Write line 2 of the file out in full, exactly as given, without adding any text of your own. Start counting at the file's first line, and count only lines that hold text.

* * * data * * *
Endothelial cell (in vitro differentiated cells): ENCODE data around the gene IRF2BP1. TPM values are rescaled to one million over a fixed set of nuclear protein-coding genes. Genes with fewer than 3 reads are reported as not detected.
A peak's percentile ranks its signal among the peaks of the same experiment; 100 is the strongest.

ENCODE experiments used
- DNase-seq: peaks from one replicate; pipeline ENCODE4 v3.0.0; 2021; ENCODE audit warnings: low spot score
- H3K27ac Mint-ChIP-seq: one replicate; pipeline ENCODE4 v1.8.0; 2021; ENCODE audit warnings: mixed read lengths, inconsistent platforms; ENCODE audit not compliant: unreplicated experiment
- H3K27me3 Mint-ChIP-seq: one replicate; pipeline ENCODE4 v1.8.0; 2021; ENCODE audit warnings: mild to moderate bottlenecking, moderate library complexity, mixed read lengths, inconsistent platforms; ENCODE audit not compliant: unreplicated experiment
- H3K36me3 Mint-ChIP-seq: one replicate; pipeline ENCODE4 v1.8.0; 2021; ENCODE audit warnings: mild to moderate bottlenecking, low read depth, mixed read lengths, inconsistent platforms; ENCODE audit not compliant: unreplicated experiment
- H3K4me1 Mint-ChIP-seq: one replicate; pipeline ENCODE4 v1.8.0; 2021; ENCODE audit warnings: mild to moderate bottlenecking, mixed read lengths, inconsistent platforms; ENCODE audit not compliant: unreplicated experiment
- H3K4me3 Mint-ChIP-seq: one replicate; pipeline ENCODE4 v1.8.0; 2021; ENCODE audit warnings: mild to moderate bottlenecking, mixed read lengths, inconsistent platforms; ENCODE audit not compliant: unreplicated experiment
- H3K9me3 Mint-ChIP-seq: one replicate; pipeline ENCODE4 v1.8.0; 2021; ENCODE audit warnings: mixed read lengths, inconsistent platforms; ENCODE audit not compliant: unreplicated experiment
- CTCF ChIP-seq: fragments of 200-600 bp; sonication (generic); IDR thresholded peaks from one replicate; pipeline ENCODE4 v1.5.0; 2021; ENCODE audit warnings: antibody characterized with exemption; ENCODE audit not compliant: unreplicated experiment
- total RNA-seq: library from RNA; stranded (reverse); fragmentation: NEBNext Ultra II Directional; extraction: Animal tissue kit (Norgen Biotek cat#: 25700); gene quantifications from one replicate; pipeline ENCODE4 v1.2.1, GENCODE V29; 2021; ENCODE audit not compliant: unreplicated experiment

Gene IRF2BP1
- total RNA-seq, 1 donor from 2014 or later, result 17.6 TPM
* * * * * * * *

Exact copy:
A peak's percentile ranks its signal among the peaks of the same experiment; 100 is the strongest.